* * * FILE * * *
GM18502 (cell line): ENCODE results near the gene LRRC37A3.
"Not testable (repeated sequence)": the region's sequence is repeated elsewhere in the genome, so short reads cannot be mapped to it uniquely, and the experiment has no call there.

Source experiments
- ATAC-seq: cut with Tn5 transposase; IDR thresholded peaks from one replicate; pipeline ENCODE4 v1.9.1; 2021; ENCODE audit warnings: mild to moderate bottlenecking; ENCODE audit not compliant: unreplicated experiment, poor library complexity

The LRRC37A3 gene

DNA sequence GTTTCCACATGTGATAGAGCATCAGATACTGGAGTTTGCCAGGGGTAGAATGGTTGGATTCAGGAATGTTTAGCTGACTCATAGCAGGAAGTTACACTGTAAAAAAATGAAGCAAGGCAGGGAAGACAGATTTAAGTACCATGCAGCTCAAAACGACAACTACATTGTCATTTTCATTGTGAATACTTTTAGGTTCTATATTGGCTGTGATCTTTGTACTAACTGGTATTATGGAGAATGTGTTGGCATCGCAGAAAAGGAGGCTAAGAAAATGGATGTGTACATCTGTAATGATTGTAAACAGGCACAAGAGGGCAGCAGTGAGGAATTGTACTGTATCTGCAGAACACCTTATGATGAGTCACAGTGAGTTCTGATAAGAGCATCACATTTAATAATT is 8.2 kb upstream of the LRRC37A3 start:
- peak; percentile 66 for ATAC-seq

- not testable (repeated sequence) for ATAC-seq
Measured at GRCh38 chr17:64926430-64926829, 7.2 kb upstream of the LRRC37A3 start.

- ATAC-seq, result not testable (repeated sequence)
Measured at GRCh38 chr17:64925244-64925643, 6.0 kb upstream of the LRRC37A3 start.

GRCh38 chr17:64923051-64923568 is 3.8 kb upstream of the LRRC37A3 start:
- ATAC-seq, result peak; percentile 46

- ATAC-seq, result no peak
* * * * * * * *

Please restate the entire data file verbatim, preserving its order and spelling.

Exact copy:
GM18502 (cell line): ENCODE results near the gene LRRC37A3.
"Not testable (repeated sequence)": the region's sequence is repeated elsewhere in the genome, so short reads cannot be mapped to it uniquely, and the experiment has no call there.

Source experiments
- ATAC-seq: cut with Tn5 transposase; IDR thresholded peaks from one replicate; pipeline ENCODE4 v1.9.1; 2021; ENCODE audit warnings: mild to moderate bottlenecking; ENCODE audit not compliant: unreplicated experiment, poor library complexity

The LRRC37A3 gene

DNA sequence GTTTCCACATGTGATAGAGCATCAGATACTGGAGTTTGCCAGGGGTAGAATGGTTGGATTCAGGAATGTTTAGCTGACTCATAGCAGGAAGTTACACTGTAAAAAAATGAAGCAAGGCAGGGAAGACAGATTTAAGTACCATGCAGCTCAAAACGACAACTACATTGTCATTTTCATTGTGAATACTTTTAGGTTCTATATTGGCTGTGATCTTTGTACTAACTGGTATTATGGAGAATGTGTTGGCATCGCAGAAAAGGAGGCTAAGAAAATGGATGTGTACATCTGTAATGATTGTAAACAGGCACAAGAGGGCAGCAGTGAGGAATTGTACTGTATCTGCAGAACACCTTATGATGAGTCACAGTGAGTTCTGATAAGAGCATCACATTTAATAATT is 8.2 kb upstream of the LRRC37A3 start:
- peak; percentile 66 for ATAC-seq

- not testable (repeated sequence) for ATAC-seq
Measured at GRCh38 chr17:64926430-64926829, 7.2 kb upstream of the LRRC37A3 start.

- ATAC-seq, result not testable (repeated sequence)
Measured at GRCh38 chr17:64925244-64925643, 6.0 kb upstream of the LRRC37A3 start.

GRCh38 chr17:64923051-64923568 is 3.8 kb upstream of the LRRC37A3 start:
- ATAC-seq, result peak; percentile 46

- ATAC-seq, result no peak